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The AHA helps animals in the movie business stay safe

Oscar season is approaching, which has many movie buffs focusing on their favorite films.

From The Hangover to The Proposal, there were plenty of hilarious movie moments that featured animals big and small this year.

In addition to recent hits, to animal classics like Babe and Homeward Bound ensure that there are always plenty of options for moviegoers who like to see their furry friends on screen.

However, in order to help animals in show business, certain guidelines have been imparted on filmmakers to ensure that animals are treated well - on-camera and off.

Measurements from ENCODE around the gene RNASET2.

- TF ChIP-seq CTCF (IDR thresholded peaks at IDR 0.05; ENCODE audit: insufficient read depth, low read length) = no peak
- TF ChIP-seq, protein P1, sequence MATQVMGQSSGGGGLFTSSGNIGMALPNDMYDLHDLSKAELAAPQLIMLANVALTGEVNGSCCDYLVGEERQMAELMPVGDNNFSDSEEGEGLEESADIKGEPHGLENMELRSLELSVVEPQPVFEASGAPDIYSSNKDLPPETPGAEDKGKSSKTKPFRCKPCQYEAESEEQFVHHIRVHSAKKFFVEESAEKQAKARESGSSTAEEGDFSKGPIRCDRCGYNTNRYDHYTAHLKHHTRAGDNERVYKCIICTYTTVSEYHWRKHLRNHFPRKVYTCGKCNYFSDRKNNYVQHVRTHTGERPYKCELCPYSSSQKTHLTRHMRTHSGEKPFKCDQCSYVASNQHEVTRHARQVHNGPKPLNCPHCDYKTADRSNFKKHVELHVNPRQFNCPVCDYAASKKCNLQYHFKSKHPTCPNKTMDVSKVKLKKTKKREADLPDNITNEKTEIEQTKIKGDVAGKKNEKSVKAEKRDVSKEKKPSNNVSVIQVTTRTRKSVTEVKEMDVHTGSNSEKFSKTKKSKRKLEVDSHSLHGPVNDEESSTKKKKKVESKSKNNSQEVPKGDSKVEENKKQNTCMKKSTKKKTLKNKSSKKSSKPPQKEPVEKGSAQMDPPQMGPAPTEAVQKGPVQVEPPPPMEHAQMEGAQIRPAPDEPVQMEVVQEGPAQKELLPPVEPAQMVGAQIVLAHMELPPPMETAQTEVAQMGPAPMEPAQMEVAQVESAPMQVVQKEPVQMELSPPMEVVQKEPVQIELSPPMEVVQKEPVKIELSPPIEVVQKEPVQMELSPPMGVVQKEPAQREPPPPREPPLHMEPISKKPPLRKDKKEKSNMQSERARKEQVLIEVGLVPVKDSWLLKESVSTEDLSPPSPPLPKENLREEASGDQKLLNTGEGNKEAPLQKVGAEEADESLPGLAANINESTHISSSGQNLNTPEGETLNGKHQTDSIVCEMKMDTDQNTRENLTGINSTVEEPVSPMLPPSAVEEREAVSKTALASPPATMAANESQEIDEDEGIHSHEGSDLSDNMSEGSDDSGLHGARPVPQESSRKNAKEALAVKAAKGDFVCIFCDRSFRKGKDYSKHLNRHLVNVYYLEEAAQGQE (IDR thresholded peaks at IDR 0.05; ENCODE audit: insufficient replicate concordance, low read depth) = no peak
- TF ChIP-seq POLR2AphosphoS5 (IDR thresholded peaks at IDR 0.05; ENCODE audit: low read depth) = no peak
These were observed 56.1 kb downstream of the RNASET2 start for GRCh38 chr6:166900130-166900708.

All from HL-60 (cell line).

Many people are familiar with the phrase "no animals were harmed in the
making of this film," but most aren't aware that a movie production has to go through a rigorous application process to be able to make that claim, which is supported by the American Humane Association (AHA).

Representatives of the association will stop in and monitor the treatment and use of animals on set at more than 1,000 productions per year to make sure that the animals who are employed are not ill-treated or overworked.

Since the 1960s the AHA has tried to create a standard of animal care through their Guidelines for the Safe Use of Animals in Filmed Media, which are constantly revised to reflect new findings and scientific data relating to animals.
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